An important variable in coping, according to Zeidner and Saklofske, [8] is depression, because in addition to interfering with the interpretation of a situation, some depressive features affect the selection of strategies for coping and the perception of its real effectiveness. According to Lazarus and Folkman, [9] there are two forms of coping, that is, "emotion-focused coping" and "problem-focused coping." Emotion-focused coping is employed when someone fails to see a solution to a stressful situation and works to regulate the emotions that are generated by that dilemma. An individual chooses problem-focused coping when the possibility of a solution to that problematic stressful situation is considered feasible.

Aldwin and Revenson (1987) [10] examined the relationship between coping and mental health. They found that individuals in poorer mental health and under greater stress tended to employ less adaptive coping strategies and that these coping efforts affected the level of mental health.

Coping with medical conditions may also be influenced by the patient's perception about the illness and the emotional response to the same. [11] Thus, poorer coping with medical illness predisposes an elderly individual to develop depression.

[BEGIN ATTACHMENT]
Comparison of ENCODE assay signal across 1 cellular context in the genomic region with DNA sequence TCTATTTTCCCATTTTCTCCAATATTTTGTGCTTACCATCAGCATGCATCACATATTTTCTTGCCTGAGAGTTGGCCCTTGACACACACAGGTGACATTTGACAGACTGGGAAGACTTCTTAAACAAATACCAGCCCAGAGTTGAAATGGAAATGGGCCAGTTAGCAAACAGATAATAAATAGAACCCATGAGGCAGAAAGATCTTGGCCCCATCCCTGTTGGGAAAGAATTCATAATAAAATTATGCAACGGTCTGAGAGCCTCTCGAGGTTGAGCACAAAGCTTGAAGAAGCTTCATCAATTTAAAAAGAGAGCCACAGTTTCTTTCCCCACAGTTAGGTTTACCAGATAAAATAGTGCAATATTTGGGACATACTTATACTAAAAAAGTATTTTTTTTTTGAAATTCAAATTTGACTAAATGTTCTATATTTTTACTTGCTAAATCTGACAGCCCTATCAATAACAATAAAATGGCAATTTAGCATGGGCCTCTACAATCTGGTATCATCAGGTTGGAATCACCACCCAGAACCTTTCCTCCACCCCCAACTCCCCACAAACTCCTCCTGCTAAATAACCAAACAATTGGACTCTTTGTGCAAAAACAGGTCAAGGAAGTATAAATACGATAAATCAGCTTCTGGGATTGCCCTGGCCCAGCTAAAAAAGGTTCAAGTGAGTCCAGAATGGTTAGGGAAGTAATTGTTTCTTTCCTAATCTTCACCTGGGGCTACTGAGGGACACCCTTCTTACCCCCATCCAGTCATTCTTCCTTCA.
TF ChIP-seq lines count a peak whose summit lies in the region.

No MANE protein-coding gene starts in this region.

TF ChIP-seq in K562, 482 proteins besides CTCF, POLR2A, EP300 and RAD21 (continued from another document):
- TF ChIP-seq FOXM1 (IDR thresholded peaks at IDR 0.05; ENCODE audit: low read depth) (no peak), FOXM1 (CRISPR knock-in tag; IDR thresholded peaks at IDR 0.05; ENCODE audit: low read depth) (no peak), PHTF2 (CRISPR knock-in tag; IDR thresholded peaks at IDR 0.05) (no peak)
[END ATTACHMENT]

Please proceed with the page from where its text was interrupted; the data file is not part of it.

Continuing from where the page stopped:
Spirituality is an important determinant of physical, emotional, and social health. [12] Interest in the relationship between spirituality, religion, and clinical care has grown over the years. Spirituality and religion affect health and illness in different ways and different aspects of religiosity affect mental health differently. Praying, for instance, may hasten recovery and positively influence healthcare decisions, and religious devotion is associated with greater life satisfaction, improved psychological health and lower incidence of psychiatric disorders. [13]